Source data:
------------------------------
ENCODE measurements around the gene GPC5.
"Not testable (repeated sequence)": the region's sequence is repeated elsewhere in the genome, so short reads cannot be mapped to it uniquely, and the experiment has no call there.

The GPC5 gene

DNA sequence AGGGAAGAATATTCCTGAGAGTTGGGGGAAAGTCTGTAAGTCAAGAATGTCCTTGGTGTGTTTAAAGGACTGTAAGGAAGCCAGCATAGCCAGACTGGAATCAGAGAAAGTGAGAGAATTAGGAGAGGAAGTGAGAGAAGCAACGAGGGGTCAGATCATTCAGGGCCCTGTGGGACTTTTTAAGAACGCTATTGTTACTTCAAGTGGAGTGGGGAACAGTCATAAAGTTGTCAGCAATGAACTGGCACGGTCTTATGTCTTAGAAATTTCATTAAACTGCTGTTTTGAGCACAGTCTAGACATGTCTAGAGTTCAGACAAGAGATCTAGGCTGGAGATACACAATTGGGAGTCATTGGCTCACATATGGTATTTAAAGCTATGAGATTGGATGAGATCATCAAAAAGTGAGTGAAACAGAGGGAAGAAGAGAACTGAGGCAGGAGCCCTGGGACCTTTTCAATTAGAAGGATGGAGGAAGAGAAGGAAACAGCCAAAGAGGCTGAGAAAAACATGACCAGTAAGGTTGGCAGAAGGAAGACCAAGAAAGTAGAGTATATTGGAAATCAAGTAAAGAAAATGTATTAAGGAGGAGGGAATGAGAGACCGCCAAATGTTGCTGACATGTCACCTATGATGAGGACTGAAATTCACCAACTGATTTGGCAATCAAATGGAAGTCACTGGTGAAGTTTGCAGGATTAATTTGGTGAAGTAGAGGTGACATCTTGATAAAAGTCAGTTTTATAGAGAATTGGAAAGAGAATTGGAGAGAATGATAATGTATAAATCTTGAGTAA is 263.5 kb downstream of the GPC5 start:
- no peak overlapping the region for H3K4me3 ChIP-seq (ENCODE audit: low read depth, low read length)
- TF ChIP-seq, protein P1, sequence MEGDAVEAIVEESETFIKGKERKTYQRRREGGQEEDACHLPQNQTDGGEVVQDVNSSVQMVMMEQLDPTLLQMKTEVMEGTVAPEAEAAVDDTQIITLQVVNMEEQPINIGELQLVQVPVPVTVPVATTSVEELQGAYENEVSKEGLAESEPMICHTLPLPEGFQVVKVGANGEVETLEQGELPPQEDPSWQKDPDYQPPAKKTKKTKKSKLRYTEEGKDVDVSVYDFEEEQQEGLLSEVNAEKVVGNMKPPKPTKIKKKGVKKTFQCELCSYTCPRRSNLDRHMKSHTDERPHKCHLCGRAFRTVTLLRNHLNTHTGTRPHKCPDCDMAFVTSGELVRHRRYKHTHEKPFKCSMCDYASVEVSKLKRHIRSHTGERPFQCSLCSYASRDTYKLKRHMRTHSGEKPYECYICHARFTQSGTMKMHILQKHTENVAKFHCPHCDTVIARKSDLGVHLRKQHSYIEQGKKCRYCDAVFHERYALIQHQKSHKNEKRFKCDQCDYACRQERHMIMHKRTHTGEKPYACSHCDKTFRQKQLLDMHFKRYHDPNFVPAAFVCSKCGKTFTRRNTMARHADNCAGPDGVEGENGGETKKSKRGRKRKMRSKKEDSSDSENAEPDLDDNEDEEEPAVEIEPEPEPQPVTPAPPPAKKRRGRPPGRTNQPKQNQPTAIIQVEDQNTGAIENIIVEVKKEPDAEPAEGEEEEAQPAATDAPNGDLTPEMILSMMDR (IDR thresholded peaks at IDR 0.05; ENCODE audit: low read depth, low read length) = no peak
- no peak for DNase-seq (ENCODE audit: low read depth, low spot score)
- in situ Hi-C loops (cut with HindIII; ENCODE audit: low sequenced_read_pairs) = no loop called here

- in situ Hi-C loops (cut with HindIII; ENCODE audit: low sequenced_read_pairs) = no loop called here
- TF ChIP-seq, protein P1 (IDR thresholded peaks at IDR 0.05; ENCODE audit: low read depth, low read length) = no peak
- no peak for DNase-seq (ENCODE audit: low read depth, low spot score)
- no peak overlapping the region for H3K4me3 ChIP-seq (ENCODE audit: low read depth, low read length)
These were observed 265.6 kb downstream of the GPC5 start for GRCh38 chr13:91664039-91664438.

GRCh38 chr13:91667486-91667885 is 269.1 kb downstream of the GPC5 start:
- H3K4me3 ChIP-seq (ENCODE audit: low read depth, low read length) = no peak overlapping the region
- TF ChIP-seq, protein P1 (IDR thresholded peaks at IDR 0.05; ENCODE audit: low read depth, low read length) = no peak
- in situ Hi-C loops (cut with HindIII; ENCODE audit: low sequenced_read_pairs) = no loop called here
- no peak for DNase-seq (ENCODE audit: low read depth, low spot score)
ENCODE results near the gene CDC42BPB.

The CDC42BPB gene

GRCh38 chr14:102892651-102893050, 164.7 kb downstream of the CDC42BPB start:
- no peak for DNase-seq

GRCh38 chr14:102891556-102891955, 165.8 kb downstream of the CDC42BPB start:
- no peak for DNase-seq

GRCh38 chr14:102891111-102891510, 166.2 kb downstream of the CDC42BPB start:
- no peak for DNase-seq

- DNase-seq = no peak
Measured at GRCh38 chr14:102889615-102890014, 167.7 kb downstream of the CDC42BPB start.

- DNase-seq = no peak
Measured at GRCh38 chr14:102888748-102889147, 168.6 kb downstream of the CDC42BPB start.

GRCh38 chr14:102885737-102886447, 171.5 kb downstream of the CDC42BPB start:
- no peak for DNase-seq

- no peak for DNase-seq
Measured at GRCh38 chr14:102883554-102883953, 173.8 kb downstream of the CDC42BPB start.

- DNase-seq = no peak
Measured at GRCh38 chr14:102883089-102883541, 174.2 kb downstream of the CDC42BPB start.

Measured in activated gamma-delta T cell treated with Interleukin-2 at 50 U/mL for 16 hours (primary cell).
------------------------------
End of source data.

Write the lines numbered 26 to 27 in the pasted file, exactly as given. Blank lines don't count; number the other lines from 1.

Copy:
- no peak for DNase-seq

- DNase-seq = no peak